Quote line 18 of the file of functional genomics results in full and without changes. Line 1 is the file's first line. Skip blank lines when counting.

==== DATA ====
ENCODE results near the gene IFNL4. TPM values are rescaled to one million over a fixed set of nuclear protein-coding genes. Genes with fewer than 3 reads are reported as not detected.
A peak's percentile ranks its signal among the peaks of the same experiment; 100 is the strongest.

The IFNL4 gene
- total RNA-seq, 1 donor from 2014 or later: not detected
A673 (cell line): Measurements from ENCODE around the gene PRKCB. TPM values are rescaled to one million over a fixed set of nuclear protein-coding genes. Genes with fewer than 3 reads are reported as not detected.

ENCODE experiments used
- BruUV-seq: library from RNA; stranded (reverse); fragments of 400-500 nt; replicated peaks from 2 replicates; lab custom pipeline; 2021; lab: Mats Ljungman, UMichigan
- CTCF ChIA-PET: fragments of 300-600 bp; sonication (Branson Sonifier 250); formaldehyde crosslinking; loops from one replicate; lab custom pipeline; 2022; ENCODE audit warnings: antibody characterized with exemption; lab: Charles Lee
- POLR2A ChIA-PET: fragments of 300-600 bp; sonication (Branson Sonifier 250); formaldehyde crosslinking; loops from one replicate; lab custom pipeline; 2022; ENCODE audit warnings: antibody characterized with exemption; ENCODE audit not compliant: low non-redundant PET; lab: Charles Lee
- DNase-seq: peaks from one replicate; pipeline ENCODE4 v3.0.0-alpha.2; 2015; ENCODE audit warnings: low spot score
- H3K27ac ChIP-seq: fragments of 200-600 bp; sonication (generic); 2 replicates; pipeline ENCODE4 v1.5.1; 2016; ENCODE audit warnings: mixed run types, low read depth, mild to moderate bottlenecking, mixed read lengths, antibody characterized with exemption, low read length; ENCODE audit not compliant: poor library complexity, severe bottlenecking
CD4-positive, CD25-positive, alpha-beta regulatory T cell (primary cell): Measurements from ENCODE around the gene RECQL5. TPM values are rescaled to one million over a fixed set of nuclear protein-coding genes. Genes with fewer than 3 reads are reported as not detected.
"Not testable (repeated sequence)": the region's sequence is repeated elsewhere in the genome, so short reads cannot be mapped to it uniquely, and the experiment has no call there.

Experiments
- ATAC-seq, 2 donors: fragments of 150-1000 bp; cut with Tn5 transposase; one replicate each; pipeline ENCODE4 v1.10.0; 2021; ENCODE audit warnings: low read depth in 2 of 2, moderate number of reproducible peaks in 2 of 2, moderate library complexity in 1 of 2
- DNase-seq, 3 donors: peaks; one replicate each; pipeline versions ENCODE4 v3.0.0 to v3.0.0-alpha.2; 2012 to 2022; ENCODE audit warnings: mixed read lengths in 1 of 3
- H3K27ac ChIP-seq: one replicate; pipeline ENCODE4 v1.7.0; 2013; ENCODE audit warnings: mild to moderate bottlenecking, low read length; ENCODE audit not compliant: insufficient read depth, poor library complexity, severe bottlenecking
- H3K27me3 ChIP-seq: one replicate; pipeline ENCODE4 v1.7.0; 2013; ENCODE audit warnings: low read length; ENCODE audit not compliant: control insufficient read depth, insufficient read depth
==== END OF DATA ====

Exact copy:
- H3K27me3 ChIP-seq: one replicate; pipeline ENCODE4 v1.7.0; 2013; ENCODE audit warnings: low read length; ENCODE audit not compliant: control insufficient read depth, insufficient read depth